Vanguard Founder Jack Bogle says the odds are “very, very much in favor of stocks” outperforming bonds over the next decade, but also says investors might want to take a bit of risk off the table.
“I would say given the dire outlook for the U.S. economy, unless our Congress can get its act together, that one might want to be a little more conservative than one usually is,” Bogle tells Morningstar. “If one wants to do anything at all it will be to lean to the conservative side. I am not recommending, you know, all of a sudden go out and do something very conservative. But if you are worried, just take a little bit less risk rather than a little bit more risk thinking there are some advantages here because there are lot of problems down the road that we have no idea whether they will be solved one way or the other.”
At the same time, Bogle says stocks look like a good bet to outperform bonds over the next decade. “Stocks … have a yield of around 2.3%, the same as the 10-year Treasury, but they have earnings that should grow even if the economy grows a little more slowly than say at 4% instead of 5% in nominal terms, that would be a 6% return on stocks. Maybe they can grow a little faster. That would be a 7% return on stocks for example, unless P/Es change radically,” Bogle says. “So in terms of what will do a better job for you over the decade ahead, the odds are very, very much in favor of stocks. But that’s not guaranteed.”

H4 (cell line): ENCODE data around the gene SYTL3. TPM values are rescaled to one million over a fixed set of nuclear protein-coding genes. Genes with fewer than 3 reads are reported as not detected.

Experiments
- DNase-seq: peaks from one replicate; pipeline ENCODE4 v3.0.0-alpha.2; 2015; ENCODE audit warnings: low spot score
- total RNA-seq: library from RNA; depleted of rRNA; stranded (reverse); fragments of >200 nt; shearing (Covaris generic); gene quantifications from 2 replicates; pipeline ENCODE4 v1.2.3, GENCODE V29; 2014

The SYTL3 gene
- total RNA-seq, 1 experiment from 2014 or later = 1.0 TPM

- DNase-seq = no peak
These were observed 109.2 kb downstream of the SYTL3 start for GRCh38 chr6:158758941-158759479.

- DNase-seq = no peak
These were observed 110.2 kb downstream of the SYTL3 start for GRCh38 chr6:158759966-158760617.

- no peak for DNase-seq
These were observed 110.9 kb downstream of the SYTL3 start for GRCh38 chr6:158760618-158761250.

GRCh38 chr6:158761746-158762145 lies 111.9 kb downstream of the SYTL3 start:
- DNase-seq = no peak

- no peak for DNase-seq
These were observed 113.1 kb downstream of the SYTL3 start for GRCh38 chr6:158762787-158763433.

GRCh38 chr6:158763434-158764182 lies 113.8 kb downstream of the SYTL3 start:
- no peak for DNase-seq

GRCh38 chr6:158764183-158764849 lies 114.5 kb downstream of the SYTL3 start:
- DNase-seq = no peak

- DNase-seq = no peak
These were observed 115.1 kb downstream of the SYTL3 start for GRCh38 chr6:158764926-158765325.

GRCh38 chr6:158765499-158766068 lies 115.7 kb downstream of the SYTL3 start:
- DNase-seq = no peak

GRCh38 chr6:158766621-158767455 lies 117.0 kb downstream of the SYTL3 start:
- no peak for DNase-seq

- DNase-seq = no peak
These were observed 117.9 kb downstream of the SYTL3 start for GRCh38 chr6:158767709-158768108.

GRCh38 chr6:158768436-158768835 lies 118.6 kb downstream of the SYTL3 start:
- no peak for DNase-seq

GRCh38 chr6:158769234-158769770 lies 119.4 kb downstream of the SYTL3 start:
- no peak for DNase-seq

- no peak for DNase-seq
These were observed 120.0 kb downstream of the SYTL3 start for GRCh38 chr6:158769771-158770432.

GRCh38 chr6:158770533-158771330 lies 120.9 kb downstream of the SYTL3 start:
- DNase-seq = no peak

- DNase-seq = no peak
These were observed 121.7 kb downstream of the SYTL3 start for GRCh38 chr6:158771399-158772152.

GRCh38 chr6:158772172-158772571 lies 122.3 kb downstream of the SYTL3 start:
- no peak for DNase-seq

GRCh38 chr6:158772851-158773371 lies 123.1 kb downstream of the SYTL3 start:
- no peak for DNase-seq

While the two ideas — the recommendation to take a bit of risk off the table when he thinks stocks are likely to outperform — may conflict, Bogle says you also must consider the possible consequences if stocks don’t outperform. “I also like to think of the consequences — I don’t like to think about them, they are rather unpleasant — but the consequences if things go wrong, so we can call it some dry powder or we can talk and call it a little formula for sleeping better at night when you go through these volatile times,” he says. “It’s just a question of being at peace with yourself as an investor and staying out of speculation.”
Bogle also discusses whether or not there’s a bubble in Treasuries; regulatory changes; and what the government can do to promote growth.